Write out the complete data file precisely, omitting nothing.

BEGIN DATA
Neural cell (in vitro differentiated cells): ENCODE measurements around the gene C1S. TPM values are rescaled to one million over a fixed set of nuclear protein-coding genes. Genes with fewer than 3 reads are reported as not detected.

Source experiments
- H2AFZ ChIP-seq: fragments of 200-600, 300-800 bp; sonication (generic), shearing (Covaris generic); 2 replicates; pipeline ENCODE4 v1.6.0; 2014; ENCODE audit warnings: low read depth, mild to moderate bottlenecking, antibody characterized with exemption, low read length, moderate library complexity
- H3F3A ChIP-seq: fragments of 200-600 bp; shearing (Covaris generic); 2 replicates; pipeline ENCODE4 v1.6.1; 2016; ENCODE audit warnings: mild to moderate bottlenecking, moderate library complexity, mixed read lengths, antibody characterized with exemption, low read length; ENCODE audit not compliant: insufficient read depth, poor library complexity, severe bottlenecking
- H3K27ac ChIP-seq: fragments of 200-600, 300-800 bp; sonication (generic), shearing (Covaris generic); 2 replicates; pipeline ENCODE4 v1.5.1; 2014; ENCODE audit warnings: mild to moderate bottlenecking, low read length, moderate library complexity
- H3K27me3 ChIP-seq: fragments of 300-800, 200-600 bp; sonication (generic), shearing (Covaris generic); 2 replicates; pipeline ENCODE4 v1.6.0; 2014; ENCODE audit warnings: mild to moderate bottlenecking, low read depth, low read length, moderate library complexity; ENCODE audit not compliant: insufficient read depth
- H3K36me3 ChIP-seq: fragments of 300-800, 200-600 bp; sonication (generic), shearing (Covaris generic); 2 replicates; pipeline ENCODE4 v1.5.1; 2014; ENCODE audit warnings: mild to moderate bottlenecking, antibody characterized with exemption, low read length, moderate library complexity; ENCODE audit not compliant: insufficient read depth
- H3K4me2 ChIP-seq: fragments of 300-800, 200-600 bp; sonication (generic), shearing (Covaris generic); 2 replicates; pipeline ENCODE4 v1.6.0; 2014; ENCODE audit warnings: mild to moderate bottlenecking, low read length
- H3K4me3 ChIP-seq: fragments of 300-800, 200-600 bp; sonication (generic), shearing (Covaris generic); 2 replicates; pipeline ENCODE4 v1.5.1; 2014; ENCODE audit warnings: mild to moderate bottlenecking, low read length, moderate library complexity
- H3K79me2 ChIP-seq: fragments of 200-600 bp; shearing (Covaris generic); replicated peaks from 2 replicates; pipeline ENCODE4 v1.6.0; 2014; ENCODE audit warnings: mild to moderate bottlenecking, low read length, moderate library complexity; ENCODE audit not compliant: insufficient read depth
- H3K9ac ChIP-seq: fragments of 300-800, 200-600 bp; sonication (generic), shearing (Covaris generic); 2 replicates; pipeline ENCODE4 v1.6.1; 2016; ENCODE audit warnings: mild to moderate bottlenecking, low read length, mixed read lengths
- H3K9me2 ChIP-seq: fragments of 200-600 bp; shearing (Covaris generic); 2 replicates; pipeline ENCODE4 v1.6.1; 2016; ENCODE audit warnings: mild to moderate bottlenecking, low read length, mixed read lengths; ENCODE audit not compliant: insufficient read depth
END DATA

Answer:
Neural cell (in vitro differentiated cells): ENCODE measurements around the gene C1S. TPM values are rescaled to one million over a fixed set of nuclear protein-coding genes. Genes with fewer than 3 reads are reported as not detected.

Source experiments
- H2AFZ ChIP-seq: fragments of 200-600, 300-800 bp; sonication (generic), shearing (Covaris generic); 2 replicates; pipeline ENCODE4 v1.6.0; 2014; ENCODE audit warnings: low read depth, mild to moderate bottlenecking, antibody characterized with exemption, low read length, moderate library complexity
- H3F3A ChIP-seq: fragments of 200-600 bp; shearing (Covaris generic); 2 replicates; pipeline ENCODE4 v1.6.1; 2016; ENCODE audit warnings: mild to moderate bottlenecking, moderate library complexity, mixed read lengths, antibody characterized with exemption, low read length; ENCODE audit not compliant: insufficient read depth, poor library complexity, severe bottlenecking
- H3K27ac ChIP-seq: fragments of 200-600, 300-800 bp; sonication (generic), shearing (Covaris generic); 2 replicates; pipeline ENCODE4 v1.5.1; 2014; ENCODE audit warnings: mild to moderate bottlenecking, low read length, moderate library complexity
- H3K27me3 ChIP-seq: fragments of 300-800, 200-600 bp; sonication (generic), shearing (Covaris generic); 2 replicates; pipeline ENCODE4 v1.6.0; 2014; ENCODE audit warnings: mild to moderate bottlenecking, low read depth, low read length, moderate library complexity; ENCODE audit not compliant: insufficient read depth
- H3K36me3 ChIP-seq: fragments of 300-800, 200-600 bp; sonication (generic), shearing (Covaris generic); 2 replicates; pipeline ENCODE4 v1.5.1; 2014; ENCODE audit warnings: mild to moderate bottlenecking, antibody characterized with exemption, low read length, moderate library complexity; ENCODE audit not compliant: insufficient read depth
- H3K4me2 ChIP-seq: fragments of 300-800, 200-600 bp; sonication (generic), shearing (Covaris generic); 2 replicates; pipeline ENCODE4 v1.6.0; 2014; ENCODE audit warnings: mild to moderate bottlenecking, low read length
- H3K4me3 ChIP-seq: fragments of 300-800, 200-600 bp; sonication (generic), shearing (Covaris generic); 2 replicates; pipeline ENCODE4 v1.5.1; 2014; ENCODE audit warnings: mild to moderate bottlenecking, low read length, moderate library complexity
- H3K79me2 ChIP-seq: fragments of 200-600 bp; shearing (Covaris generic); replicated peaks from 2 replicates; pipeline ENCODE4 v1.6.0; 2014; ENCODE audit warnings: mild to moderate bottlenecking, low read length, moderate library complexity; ENCODE audit not compliant: insufficient read depth
- H3K9ac ChIP-seq: fragments of 300-800, 200-600 bp; sonication (generic), shearing (Covaris generic); 2 replicates; pipeline ENCODE4 v1.6.1; 2016; ENCODE audit warnings: mild to moderate bottlenecking, low read length, mixed read lengths
- H3K9me2 ChIP-seq: fragments of 200-600 bp; shearing (Covaris generic); 2 replicates; pipeline ENCODE4 v1.6.1; 2016; ENCODE audit warnings: mild to moderate bottlenecking, low read length, mixed read lengths; ENCODE audit not compliant: insufficient read depth